First Discussion Document - 'Crime Prevention and Community Safety'
This First Discussion Document - 'Crime Prevention and Community Safety' is the first in a series of discussion documents to be published in producing a White Paper on Crime.
It takes as its starting point the existence of crime and its impact on the quality of life of individuals and society as a whole. It focuses mainly on ‘high volume’ or ‘street’ crimes of burglary, theft, physical assault and public order offences. It considers the strategies in place in Ireland to prevent crime and their effectiveness.
This document asks:
- How well are existing crime prevention measures working?
- What scope is there for further development?
Approaches to Crime Prevention
Approaches to crime prevention are looked at under the following headings:
- Reducing opportunities for crime and making it harder for crimes to be committed;
- Using locally based partnerships to reduce crime in communities;
- Working with those most at risk of becoming involved in crime to prevent first-time criminality;
- Working to reduce the likelihood of re-offending among those found guilty of offences.
Questions raised in the document include
- What do you think has worked best to prevent or to reduce crime in your neighbourhood? What other things can be done and how can we ensure that they are effective?
- In your experience, how is information on local crime prevention/reduction measures and successes communicated?
- How can links between An Garda Síochána and local communities be improved?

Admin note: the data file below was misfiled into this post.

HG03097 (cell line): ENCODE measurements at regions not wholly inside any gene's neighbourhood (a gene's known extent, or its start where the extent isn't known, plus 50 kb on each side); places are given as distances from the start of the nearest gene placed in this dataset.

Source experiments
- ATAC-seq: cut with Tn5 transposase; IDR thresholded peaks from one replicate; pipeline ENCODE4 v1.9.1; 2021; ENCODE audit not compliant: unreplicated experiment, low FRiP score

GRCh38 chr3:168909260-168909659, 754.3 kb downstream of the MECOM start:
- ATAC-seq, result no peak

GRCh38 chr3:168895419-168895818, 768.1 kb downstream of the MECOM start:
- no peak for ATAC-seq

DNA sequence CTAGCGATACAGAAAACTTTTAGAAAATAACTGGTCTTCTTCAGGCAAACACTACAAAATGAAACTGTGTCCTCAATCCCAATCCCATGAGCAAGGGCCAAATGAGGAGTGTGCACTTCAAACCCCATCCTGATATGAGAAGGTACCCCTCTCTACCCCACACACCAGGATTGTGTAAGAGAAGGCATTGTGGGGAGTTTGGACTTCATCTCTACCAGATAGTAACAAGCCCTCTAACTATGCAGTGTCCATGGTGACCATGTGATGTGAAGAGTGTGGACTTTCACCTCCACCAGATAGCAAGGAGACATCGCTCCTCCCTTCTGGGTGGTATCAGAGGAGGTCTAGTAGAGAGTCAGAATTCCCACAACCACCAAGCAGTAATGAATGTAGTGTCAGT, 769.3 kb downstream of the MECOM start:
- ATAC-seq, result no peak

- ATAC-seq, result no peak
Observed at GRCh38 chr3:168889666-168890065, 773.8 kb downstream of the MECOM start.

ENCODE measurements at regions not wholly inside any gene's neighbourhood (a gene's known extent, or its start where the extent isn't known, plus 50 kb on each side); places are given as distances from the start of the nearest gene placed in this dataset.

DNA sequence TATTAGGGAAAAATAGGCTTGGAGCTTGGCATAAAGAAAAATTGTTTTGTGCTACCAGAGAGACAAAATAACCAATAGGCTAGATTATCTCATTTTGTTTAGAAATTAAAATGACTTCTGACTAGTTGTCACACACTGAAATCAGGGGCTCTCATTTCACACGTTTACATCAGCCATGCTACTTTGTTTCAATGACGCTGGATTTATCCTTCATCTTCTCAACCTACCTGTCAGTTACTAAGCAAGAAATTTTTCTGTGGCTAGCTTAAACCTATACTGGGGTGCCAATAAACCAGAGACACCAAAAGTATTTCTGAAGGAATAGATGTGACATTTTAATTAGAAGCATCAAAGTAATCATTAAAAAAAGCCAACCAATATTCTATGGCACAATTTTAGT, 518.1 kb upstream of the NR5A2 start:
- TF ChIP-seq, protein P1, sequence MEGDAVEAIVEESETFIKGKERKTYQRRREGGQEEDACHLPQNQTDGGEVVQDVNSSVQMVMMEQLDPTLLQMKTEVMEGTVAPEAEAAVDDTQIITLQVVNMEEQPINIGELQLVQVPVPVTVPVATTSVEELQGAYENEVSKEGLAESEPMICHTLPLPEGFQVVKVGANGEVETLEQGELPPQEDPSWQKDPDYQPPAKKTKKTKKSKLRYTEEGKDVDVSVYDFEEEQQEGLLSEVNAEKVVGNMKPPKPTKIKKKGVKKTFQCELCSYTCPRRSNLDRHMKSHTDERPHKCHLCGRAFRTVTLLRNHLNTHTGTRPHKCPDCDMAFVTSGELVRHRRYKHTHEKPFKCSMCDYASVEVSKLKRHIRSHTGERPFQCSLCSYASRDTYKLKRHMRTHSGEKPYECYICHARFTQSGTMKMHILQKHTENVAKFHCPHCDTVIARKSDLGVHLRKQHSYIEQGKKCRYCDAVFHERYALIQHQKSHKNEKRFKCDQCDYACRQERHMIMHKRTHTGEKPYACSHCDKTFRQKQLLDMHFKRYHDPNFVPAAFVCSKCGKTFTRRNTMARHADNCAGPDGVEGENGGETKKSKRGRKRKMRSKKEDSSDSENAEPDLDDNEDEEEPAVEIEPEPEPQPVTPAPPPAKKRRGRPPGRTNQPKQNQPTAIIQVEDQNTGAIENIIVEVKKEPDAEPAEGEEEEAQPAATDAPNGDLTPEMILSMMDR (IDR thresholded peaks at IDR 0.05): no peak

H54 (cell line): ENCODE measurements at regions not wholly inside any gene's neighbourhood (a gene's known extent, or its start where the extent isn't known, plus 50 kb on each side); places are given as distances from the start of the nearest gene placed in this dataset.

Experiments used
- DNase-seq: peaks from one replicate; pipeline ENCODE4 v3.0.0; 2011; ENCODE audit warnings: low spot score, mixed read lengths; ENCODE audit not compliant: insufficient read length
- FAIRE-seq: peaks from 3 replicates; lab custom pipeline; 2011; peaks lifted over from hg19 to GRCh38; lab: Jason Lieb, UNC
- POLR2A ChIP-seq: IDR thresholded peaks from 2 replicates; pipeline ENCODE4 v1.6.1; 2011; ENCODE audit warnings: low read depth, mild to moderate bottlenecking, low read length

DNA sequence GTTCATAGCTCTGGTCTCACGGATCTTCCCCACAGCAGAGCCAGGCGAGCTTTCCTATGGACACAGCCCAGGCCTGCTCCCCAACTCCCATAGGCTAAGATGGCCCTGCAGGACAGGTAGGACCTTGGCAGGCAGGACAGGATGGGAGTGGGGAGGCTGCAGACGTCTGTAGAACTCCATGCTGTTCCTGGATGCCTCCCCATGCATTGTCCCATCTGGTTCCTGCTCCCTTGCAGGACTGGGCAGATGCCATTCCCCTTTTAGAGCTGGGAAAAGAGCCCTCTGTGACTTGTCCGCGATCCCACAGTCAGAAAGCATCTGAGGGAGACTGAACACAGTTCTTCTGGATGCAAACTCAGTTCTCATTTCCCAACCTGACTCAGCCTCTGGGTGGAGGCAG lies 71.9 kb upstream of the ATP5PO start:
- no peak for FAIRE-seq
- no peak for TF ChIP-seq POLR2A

- What part should communities play in considering aspects of their local living environment and their effect on law and order?
- How could existing crime prevention measures be better targeted to get the best possible results and to improve the use of limited resources?
- What structures should coordinate crime prevention activity and monitor and evaluate the effectiveness of initiatives?
- How could parents be encouraged, helped or made responsible when it comes to tackling criminal or anti-social behaviour by their children?
- How could community-based sentences be developed in your area?
- How can ex-prisoners successfully reintegrate into society? In a contracting labour market are there any particular measures which might help ex-offenders to get a job and keep them from offending again?
Consultations on the Discussion Document comprising public advertisements for written comments and a series of regional consultation meetings concluded in December 2009. Reports on the outcome of these consultations, one on the regional meetings and one summarising written submissions were published in January 2010.
First Discussion Document - 'Crime Prevention and Community Safety' - Summary of Consultation Outcomes
In January 2010 the Minister for Justice and Equality, Mr. Dermot Ahern TD, published two documents summarising the feedback received on the White Paper on Crime Discussion Document, 'Crime Prevention and Community Safety' (July 2009).
The first of these documents Overview of Submissions Received February 2010 outlines the written responses received by the Department following public advertisements for submissions.
The second document, IPA Summary of Consultation Process November-December 2009 prepared by the Institute of Public Administration (IPA) records the views expressed at regional consultation seminars organised by the Department during 2009.
Issues raised during the consultation include:
- the need for measures to tackle the underlying causes of crime
- co-ordination of crime prevention efforts between the relevant agencies
- community policing and communications between An Garda Síochána and the public
- community partnerships to prevent crime and improve quality of life
- the contribution of technology and building design to crime prevention
- the role played by alcohol and drug abuse in offending
- protection for elderly and isolated members of the community
- intervention with children and parents to prevent young people becoming involved in crime
- strategies to reintegrate offenders and reduce future offending
- greater use of community-based sanctions and restorative justice
- resourcing crime prevention measures
- the need for improved research and statistics on crime in Ireland